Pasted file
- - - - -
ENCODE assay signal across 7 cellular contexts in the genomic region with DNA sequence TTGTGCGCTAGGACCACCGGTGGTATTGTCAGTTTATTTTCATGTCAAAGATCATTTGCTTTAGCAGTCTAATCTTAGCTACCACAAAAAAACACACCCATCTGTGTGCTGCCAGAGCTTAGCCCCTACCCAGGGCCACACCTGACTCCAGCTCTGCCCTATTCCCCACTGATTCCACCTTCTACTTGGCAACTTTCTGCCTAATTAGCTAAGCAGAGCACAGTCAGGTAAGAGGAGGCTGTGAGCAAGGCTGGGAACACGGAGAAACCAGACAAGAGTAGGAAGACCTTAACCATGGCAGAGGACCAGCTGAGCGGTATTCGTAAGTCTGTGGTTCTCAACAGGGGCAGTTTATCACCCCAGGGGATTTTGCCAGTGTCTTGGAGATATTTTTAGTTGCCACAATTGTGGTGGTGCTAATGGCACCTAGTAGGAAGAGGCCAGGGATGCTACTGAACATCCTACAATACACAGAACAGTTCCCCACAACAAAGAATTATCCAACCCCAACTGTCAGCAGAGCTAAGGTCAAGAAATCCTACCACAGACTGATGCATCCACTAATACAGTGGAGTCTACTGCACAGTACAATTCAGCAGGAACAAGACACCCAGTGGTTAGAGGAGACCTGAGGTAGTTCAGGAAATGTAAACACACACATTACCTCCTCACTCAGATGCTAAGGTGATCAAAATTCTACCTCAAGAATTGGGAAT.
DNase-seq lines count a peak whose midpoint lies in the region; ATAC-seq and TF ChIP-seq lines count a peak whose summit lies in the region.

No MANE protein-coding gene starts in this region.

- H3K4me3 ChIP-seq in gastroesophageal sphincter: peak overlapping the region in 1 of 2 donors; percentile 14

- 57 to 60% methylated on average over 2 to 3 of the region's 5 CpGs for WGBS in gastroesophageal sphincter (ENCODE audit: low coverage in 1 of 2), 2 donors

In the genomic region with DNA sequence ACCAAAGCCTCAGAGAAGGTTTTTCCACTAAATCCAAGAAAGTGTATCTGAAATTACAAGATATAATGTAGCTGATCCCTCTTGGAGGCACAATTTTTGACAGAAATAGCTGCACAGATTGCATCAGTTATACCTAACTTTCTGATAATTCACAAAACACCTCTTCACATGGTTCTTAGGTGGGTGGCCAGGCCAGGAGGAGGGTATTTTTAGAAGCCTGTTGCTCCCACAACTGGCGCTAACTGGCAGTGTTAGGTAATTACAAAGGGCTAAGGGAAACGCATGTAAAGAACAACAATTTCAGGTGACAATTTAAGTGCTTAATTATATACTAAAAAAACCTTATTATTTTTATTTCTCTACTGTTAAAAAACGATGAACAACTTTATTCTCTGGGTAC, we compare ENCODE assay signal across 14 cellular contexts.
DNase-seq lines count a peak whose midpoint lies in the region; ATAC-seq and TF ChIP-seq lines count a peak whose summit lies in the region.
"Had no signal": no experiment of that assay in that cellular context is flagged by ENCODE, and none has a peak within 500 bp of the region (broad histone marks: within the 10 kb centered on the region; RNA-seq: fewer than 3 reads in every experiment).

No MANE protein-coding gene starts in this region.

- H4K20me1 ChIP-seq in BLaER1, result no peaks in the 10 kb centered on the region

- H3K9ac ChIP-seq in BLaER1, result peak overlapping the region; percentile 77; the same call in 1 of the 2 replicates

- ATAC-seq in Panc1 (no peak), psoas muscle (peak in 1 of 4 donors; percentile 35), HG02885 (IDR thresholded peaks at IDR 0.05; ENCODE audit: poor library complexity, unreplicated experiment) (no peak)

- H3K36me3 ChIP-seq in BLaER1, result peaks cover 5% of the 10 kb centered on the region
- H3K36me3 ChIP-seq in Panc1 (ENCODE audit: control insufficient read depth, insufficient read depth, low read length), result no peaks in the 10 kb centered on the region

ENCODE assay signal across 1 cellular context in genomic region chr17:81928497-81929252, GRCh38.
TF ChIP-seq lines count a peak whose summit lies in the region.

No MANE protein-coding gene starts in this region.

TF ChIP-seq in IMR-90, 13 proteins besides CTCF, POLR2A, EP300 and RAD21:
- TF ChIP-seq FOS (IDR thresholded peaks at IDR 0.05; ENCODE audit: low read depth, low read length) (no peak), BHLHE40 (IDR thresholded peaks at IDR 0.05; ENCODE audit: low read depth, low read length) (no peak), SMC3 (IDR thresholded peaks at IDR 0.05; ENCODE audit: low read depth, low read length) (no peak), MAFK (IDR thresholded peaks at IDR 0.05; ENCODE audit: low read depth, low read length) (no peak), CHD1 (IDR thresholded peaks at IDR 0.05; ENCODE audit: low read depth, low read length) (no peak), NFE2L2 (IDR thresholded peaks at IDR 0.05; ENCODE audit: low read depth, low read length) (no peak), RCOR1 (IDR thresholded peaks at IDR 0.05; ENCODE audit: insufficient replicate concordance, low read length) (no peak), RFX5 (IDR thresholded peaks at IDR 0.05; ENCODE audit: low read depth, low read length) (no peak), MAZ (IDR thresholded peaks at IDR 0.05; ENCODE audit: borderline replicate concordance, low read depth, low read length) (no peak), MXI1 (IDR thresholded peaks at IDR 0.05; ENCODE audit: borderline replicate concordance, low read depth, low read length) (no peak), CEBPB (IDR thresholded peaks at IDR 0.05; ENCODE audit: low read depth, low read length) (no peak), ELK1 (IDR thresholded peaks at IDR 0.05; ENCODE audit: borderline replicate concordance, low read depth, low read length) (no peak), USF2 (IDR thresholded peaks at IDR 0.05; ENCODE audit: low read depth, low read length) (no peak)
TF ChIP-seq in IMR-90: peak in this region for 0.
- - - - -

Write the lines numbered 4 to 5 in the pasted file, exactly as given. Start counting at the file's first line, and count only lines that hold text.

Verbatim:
- H3K4me3 ChIP-seq in gastroesophageal sphincter: peak overlapping the region in 1 of 2 donors; percentile 14

- 57 to 60% methylated on average over 2 to 3 of the region's 5 CpGs for WGBS in gastroesophageal sphincter (ENCODE audit: low coverage in 1 of 2), 2 donors